World Cup 2014: Rooney Debate Not About an 'Agenda' but What's Best for England

Nick MillerSenior Writer IINovember 21, 2016

RIO DE JANEIRO, BRAZIL - JUNE 16:  Wayne Rooney of England talks to Roy Hodgson of England during a training session at the Urca military base (Forte de Urca) training ground at on June 16, 2014 in Rio de Janeiro, Brazil.  (Photo by Richard Heathcote/Getty Images)
Richard Heathcote/Getty Images

At certain points during England's 2-1 defeat to Italy, Wayne Rooney was so ineffectual that it felt the debate about his place in the side would be not if he was dropped but who would replace him.

However, reports in the media, such as by Dominic Fifield in The Guardian, suggest that not only will Rooney start against Uruguay on Thursday, but that Raheem Sterling will be moved from the central role he was so successful in against Italy so the Manchester United man can play in his favoured central position.

Matt Dunham/Associated Press

Using cold logic rather than in-game instincts, the decision of whether or not to drop Rooney is not quite as clear-cut.

He has, after all, scored 39 goals for his country, he provided the cross for Daniel Sturridge's strike on Saturday and his decision to train when the rest of the starting line-up were resting on Monday shows a willingness to answer the questions over his fitness that have dogged him over the last couple of years.

However, it remains true that, in the two roles that Rooney is best in—namely at centre-forward and as the No. 10 behind a striker—England currently have two better options.

Sturridge is the country's most in-form goalscorer, while Sterling provides a more varied threat and consistent performance from deep than Rooney. Including Rooney on either flank is understandable but misguided and simply smacks of trying to force the man regarded as England's best player into the team.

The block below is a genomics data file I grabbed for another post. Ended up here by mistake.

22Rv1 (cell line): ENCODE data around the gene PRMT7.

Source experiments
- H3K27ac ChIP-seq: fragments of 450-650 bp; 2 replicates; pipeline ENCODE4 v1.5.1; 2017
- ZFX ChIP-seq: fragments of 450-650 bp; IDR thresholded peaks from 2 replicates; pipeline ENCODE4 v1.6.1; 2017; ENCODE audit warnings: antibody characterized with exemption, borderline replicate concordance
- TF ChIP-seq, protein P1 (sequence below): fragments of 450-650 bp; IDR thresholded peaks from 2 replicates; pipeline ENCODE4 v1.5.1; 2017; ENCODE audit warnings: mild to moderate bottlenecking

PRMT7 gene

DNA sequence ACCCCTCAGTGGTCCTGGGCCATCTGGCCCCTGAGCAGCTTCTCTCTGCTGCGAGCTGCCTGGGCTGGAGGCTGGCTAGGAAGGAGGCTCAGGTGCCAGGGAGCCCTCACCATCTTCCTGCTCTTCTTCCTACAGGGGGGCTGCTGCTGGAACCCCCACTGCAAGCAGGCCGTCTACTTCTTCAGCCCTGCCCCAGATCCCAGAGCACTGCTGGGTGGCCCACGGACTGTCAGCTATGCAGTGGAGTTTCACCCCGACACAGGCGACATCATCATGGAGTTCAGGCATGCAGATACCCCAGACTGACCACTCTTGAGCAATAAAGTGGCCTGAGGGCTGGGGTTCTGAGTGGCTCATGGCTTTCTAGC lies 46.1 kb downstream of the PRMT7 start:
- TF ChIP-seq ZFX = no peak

Frank Lampard spoke this week of an "agenda" about or against Rooney, quoted by Sky News as saying:

Unfortunately we do seem to have a fixation with one player at a World Cup, and it is frustrating when you are all in a squad working together.

We're not selfish, and rather than a debate the fixation can become an agenda, so we need to drop the agenda and concentrate on the players and the team the manager picks.

Take Wayne's name away and look at his work rate and the ball he put in, and it would be different. We are dwelling on something that we don't need to and it can become detrimental. But behind closed doors we are very determined.

Of course, it is understandable that Lampard wishes to defend his friend and teammate, and it's possible that some outlets may have gone over the top in their criticism of Rooney because of his name and status, but this is not about being fixated or having an agenda.

Those who say Rooney should not be in the England team are doing so because, quite simply, at present he does not fit into England's best XI, and it very much feels like he is in the team on the back of his reputation.

And it's not as if England don't have options. Adam Lallana or Alex Oxlade-Chamberlain would provide more threat down the flanks; if Roy Hodgson wanted someone to provide running or defensive cover, then he has James Milner; and the Rooney debate is perhaps masking a bigger concern for England.

Matt Dunham/Associated Press

Steven Gerrard had a good season for Liverpool largely playing at the base of a three-man midfield, with Brendan Rodgers choosing the games in which he played an additional attacker very carefully.

There is a sense that Gerrard does not have the "legs" to play in a two-man midfield anymore and needs an additional colleague to help him out.

One of Hodgson's other options is to pick Jack Wilshere over Rooney, play a more straightforward 4-3-3 and try to get the best out of his captain.

Granted, that is applying a similar principle to the one being criticised in the Rooney arguments, specifically changing the team to suit one under-performing "star" player, but more games will be won and controlled from midfield, so it's arguable that this is where Hodgson should be directing his energies.

Of course, Rooney may now flourish in a central role and score the goals that will beat Uruguay and take England further in the tournament, but on the evidence we have available to us now, he should not be in the team.